For example, Mr. Bernstein found that to get the same nutrients as an average hedge fund, investors can use a portfolio with 21% in the iShares Russell 3000 Growth Index ETF, which has a 0.25% expense ratio, 18% in the Vanguard Russell 3000 ETF, which charges 0.16%, and the remainder in cash. Over the past two years, the portfolio would have returned 4.5% annually, versus 1% for the HFR composite index, after fees.
There are four broad categories of hedge funds. They have the same nutrients—just in different proportions.
“Equity-hedge” funds. These funds buy stocks they believe in while betting against companies whose shares they think will drop. For them, beta, size and style explain more than 86% of equity hedge funds’ performance, according to Mr. Bernstein.
To mimic the typical equity fund, you could use a portfolio with 38% in the growth ETF, 16% in the Russell 3000 ETF, and 46% in cash, Mr. Bernstein says. Such a portfolio would have returned 6.3% annually over the past two years, versus 0% after fees for the HFR Equity Hedge index, an index of equity hedge funds.
“Relative-value” funds. Such funds wager on the price differences between related investments. To replicate the average relative-value index, investors could put 14% in the growth ETF, 15% in the total market ETF, and 71% in cash. Over the last two years, that portfolio would have returned 3.3% annually after fees, versus 4.9% after fees for the HFR Relative Value index, which tracks relative-value funds.
“Event-driven” funds. These funds seek to profit from special situations, like big news events, mergers and takeovers. They can be replicated with a portfolio of 14% in the growth ETF, 24% in the total market ETF and 62% in cash. Such a portfolio would have returned 4.3% annually after fees, versus 4.9% annually for the HFR Event-Driven index, which tracks those funds.
“Macro” funds. The fourth broad category of portfolio, macro funds can rapidly change their exposure to asset classes and countries based on macroeconomic factors. They are almost impossible to mimic with a passive ETF portfolio. Very little of macro hedge funds’ performance over the last five years can be explained by beta, size and style, according to Mr. Bernstein’s analysis.
Some hedge-fund performance is influenced by other factors to varying degrees, like interest-rate movements and currency fluctuations. Funds that deliberately jump around over time can’t be easily mimicked with a passive portfolio. There also is the threat that hedge funds change their factor exposure after you have built the portfolio.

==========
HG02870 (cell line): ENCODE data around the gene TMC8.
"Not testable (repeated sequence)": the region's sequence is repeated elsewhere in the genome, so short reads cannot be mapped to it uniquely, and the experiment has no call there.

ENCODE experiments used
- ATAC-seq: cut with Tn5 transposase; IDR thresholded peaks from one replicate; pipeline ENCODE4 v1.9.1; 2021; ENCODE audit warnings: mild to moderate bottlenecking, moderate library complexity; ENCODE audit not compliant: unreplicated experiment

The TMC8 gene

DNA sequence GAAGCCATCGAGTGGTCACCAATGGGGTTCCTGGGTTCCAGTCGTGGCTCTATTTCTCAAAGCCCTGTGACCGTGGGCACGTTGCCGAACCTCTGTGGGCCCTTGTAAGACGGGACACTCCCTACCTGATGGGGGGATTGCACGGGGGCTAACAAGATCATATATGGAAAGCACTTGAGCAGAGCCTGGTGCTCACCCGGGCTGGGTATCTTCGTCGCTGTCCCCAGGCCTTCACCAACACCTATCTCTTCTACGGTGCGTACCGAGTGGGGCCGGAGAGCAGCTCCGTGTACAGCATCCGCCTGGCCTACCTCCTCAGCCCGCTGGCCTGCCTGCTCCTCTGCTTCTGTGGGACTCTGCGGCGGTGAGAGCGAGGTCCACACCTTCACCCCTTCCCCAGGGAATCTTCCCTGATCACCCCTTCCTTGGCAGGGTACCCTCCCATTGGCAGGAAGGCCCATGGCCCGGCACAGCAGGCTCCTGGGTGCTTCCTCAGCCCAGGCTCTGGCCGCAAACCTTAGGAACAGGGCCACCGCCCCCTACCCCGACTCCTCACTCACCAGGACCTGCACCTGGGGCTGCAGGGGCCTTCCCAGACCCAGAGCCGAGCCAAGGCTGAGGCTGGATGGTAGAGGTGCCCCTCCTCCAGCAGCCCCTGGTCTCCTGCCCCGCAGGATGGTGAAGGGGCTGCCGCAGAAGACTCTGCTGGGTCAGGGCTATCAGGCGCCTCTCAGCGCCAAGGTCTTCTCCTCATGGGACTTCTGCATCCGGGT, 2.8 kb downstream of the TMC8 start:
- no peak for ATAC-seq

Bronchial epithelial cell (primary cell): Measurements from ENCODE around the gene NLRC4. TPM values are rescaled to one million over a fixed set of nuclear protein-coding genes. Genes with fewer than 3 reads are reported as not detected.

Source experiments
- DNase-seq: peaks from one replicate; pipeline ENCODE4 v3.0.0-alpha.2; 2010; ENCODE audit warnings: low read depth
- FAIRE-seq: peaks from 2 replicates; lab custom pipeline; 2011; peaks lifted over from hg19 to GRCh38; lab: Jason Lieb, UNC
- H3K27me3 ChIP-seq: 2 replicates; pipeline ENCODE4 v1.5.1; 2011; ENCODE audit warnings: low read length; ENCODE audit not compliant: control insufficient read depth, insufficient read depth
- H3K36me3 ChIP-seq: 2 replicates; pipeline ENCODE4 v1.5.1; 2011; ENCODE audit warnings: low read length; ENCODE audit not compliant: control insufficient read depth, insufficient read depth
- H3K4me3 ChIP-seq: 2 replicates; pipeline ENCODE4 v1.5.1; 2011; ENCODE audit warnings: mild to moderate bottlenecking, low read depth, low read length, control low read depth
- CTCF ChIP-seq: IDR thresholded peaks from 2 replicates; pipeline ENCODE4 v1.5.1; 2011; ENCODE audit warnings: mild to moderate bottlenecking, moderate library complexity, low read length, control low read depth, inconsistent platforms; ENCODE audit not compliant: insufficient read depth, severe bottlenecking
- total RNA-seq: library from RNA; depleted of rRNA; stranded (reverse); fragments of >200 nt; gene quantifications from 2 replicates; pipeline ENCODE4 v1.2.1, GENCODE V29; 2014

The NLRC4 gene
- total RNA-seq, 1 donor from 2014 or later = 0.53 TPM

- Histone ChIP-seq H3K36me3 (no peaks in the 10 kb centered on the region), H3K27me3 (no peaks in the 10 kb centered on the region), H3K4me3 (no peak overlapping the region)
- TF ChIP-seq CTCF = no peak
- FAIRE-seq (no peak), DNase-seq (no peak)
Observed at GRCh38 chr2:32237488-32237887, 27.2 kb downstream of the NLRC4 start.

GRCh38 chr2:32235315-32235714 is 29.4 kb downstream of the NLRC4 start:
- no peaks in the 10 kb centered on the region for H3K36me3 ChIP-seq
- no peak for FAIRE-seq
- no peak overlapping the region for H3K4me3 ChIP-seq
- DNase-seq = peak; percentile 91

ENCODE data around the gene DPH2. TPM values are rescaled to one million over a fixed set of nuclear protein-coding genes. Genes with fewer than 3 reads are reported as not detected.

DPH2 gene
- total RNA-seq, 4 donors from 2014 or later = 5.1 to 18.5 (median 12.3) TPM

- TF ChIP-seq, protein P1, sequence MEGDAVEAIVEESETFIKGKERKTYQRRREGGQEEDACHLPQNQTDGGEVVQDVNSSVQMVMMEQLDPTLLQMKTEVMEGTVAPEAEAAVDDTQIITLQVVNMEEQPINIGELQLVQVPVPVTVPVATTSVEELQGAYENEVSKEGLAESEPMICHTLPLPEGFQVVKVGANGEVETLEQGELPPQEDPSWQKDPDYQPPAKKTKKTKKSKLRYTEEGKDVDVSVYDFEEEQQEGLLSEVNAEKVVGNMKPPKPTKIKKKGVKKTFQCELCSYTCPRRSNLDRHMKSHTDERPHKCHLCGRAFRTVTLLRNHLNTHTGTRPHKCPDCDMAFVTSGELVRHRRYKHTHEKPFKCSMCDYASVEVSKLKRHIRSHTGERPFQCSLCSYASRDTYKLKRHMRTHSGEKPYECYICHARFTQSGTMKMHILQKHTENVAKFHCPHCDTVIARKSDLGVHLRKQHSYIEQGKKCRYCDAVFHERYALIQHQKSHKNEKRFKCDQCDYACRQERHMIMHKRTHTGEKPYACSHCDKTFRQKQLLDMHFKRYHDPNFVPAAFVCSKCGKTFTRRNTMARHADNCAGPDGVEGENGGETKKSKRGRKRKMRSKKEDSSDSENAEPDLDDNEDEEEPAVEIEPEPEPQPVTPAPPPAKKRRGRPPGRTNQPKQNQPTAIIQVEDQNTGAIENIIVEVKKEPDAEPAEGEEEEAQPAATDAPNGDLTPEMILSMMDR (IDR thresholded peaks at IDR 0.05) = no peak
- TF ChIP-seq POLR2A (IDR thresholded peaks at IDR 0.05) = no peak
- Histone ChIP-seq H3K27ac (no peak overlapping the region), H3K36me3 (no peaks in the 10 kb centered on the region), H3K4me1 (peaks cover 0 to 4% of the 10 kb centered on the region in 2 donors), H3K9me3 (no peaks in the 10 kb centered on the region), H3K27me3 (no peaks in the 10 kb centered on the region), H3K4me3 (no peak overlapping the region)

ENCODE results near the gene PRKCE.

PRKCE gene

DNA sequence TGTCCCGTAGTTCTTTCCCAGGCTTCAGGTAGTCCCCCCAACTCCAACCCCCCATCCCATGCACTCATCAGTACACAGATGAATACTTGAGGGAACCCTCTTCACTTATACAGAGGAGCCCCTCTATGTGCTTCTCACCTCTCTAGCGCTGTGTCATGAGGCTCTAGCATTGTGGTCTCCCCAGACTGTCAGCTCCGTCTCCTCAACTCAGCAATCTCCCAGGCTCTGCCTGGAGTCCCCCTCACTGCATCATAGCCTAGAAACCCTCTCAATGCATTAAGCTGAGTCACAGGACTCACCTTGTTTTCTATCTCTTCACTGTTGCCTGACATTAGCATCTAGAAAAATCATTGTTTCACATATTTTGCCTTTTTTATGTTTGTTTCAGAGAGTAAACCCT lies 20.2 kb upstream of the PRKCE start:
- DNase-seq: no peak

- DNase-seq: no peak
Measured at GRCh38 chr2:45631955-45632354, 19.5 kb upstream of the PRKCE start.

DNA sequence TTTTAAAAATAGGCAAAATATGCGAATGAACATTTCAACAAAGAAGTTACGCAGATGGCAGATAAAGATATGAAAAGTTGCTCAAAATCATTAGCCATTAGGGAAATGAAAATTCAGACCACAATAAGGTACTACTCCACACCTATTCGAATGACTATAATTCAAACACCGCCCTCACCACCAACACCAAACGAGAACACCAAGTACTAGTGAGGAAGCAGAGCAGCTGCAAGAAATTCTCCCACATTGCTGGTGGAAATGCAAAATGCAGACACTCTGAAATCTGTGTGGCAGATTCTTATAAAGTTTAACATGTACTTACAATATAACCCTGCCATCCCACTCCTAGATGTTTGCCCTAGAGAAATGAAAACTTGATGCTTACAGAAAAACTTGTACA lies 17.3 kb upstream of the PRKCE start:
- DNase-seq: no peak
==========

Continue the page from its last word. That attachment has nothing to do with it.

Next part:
That means every year or so, it might pay to do a new analysis to see how hedge funds’ portfolios have changed. Mr. Bernstein has a guide on his website atefficientfrontier.com/ef/101/roll101.htm, but the process is difficult. A financial adviser should be able to run the same analysis for you.
What’s more, by simply tracking indexes, you won’t see the kind of remarkable gains or losses that get hedge-fund managers mentioned in newspapers, notes Andrew Lo, a professor at the Massachusetts Institute of Technology who founded AlphaSimplex Group, which manages its own, more complicated, hedge-fund-replication strategies.
Then again, “even if there are talented managers, how do you know who they are?” Mr. Lo says.
A growing number of money managers have rolled out mutual funds and ETFs that use similar approaches with more sophisticated tools.
AlphaSimplex Group, for example, runs mutual funds that try to provide hedge fund-like performance by using futures contracts. For example, the Natixis ASG Global Alternatives Fund, which AlphaSimplex runs, manages $1.2 billion. It has a 1.6% expense ratio, or $160 per $10,000 invested—quite high compared with many mutual funds but much lower than hedge funds’ customary 2% annual fee and 20% performance fee. The fund has returned 2.4% this year, and 2% annually over the past three.
Rye Brook, N.Y.-based IndexIQ, which manages just under $1 billion, has a suite of ETFs and a mutual fund that track hedge fund strategies by changing factor exposures over time. The IQ Alpha Hedge Strategy Fund, which costs 1.92%, seeks to replicate a broad hedge-fund index and is rated “bronze,” by Morningstar, the company’s third-highest rating.
The fund has had a total return of 3.7% year-to-date and has returned about 1.5% annually over the last three years. CEO Adam Patti says the firm has seen increasing interest from institutional investors lately.
The AQR Multi-Strategy Alternative Fund, which costs 2.23% annually, doesn’t try to replicate a hedge-fund index. Instead, it seeks to identify the economic drivers behind hedge-fund performance and build a portfolio that takes advantage of them. This year, the fund has returned 1.75%. The fund has a high investment minimum of $1 million but is also available at a lower minimum through financial advisers.
Other funds try to mimic only what they think are the best hedge funds. Ramius Alternative Solutions, a unit of Cowen Group, for example, manages about $800 million in strategies that replicate portfolios of funds Ramius thinks will perform best in the future. Its Dynamic Replication Fund, which launched in 2010, charges 1.93% annually and has been about flat this year.
Says Vikas Kapoor, co-head of Ramius Alternative Solutions: “If you replicate a bad portfolio, even if you do it well, there will be a bad outcome.”